Cost-benefit analyses for transportation projects usually value impacts on safety and travel time through experiments in which consumers of mobility (‘drivers’) choose between routes which differ in safety and travel time. This approach has been criticized for failing to consider that private choices may not fully reflect citizens’ preferences over public goods and means, a concept known as the consumer-citizen duality. Recent empirical evidence has established that individuals do indeed assign comparatively more value to safety in their role as citizens than in their role as drivers. Our study aims to provide explanations for this finding by presenting four stated choice experiments in which respondents were asked to make choices, both as citizens and as drivers, between routes that differed in travel time and safety. Subsequently, respondents were asked to provide reasons for their choices. We identify five cognitive and five normative explanations. The cognitive explanations suggest that individuals make diverging choices because their perceptions of accident risk differ between the two roles. Drivers will assign a relatively low value to mitigating accident risk because they believe that: (1) such risks are trivial on an individual level; (2) their personal risk is lower than the average risk; (3) their personal risk is controllable; (4) they would not be able to distinguish relative safety levels in real life; and (5) their choices for others are more risk-averse than choices for themselves and, unlike citizens, they are not explicitly evaluating risky choices for others. The normative explanations involve that individuals believe that the government should assign more value to safety compared to individual drivers because: (6) as citizen they are more prone to base their choices on social norms which prescribe risk-averse behaviour in this context; (7) governments have a duty of care concerning the safety of the transportation network; (8) drivers have a relatively high degree of responsibility to reduce their own travel times; (9) governments should account for drivers’ tendencies to choose faster routes by building safer ones; and (10) governments should ensure the safety of the road network because this allows drivers to choose the fastest route without being concerned about the impact of their route choice on accident risk.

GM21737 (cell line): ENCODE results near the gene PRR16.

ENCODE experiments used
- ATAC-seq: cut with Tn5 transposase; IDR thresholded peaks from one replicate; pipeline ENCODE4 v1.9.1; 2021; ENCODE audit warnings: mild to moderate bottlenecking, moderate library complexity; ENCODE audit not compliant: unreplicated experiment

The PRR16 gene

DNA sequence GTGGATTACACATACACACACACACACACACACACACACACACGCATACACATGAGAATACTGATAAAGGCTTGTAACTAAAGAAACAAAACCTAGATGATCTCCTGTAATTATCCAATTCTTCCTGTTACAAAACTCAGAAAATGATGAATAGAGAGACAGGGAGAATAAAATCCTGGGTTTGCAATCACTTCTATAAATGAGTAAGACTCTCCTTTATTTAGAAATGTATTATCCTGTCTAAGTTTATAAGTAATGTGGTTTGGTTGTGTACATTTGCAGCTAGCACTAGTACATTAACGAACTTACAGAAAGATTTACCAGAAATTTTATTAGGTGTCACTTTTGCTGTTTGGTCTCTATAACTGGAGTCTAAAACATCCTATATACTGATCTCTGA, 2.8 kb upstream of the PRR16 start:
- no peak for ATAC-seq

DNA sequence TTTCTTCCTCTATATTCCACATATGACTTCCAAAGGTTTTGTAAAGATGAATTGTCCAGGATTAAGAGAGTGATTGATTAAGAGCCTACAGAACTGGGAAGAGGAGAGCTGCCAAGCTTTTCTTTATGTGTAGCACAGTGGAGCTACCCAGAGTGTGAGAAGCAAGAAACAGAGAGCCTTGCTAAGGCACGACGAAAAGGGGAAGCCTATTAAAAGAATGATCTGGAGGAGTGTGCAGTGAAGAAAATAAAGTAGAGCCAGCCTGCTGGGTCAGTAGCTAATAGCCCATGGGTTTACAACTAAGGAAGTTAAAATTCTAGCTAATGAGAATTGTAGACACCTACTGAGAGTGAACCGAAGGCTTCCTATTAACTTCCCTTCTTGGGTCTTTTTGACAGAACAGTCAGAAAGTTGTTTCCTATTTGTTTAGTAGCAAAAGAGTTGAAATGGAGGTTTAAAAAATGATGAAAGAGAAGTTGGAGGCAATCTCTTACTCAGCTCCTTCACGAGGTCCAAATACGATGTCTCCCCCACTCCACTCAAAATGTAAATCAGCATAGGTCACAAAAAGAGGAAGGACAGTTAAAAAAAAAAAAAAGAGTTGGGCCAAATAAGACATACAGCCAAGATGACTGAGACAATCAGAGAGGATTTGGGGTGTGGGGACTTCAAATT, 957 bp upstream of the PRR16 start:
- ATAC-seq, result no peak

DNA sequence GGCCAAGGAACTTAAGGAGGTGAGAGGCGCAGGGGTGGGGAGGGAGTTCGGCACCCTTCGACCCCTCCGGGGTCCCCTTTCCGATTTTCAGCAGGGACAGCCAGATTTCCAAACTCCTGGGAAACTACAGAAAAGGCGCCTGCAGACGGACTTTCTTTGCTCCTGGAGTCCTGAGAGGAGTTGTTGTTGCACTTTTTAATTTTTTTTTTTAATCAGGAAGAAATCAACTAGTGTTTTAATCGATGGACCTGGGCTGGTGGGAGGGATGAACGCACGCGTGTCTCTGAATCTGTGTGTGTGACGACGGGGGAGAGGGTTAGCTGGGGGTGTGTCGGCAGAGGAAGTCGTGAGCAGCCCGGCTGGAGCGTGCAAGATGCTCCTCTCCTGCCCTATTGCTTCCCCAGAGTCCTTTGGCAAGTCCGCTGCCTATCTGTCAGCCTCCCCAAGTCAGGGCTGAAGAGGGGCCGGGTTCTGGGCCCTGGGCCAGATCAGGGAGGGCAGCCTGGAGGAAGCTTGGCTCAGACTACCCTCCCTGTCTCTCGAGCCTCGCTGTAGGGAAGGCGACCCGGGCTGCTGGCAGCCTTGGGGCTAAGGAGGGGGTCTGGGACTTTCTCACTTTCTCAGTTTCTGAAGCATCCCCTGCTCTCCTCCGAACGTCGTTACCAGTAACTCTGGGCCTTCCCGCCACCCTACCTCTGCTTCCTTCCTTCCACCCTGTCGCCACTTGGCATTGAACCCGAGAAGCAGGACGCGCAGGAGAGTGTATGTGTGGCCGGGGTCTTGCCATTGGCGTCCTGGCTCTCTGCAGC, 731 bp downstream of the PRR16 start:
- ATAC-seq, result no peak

- Accident risk valuation
- Consumer-citizen duality
- Cost-benefit analysis
- Economic evaluation accident risk
- Transport appraisal